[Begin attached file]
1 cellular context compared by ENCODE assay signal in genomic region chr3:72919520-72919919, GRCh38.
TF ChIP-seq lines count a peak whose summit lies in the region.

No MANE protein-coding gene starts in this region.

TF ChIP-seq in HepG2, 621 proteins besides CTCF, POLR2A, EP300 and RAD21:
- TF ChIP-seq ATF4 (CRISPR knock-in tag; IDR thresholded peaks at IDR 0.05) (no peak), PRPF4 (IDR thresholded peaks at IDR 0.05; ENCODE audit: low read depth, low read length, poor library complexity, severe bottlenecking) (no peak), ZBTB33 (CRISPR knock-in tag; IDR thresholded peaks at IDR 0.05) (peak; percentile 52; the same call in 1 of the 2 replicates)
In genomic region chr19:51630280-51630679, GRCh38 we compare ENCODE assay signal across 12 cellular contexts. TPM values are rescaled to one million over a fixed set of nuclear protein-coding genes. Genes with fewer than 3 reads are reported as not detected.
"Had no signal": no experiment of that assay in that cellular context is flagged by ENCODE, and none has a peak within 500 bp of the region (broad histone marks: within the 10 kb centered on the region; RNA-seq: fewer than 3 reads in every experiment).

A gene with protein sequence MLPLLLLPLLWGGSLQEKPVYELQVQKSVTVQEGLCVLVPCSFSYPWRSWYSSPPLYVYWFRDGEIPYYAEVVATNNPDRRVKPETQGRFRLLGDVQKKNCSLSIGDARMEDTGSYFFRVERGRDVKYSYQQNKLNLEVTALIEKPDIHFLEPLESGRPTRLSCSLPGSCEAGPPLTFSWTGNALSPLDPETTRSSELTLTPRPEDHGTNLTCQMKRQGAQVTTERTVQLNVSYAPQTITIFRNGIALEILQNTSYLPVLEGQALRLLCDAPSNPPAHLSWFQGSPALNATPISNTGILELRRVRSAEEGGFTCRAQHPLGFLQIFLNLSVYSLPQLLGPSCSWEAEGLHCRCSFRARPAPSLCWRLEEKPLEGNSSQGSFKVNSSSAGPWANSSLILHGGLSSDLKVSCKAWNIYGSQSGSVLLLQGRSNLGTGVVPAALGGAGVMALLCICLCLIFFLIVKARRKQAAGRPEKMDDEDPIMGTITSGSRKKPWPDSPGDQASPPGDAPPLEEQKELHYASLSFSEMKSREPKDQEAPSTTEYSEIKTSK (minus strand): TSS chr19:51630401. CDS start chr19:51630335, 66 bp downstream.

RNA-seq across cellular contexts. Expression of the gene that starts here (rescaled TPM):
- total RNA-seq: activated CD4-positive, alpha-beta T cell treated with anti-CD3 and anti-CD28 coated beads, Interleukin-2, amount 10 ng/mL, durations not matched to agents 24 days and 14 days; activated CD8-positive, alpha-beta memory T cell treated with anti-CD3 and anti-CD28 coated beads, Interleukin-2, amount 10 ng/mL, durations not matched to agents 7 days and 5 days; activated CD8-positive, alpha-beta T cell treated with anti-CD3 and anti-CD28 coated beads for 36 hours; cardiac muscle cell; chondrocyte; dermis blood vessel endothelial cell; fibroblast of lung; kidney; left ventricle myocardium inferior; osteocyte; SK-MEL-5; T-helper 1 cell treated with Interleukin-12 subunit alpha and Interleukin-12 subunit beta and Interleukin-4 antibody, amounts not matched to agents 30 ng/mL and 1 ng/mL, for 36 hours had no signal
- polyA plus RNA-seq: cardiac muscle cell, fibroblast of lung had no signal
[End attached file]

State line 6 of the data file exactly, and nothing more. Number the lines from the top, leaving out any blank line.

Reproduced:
In genomic region chr19:51630280-51630679, GRCh38 we compare ENCODE assay signal across 12 cellular contexts. TPM values are rescaled to one million over a fixed set of nuclear protein-coding genes. Genes with fewer than 3 reads are reported as not detected.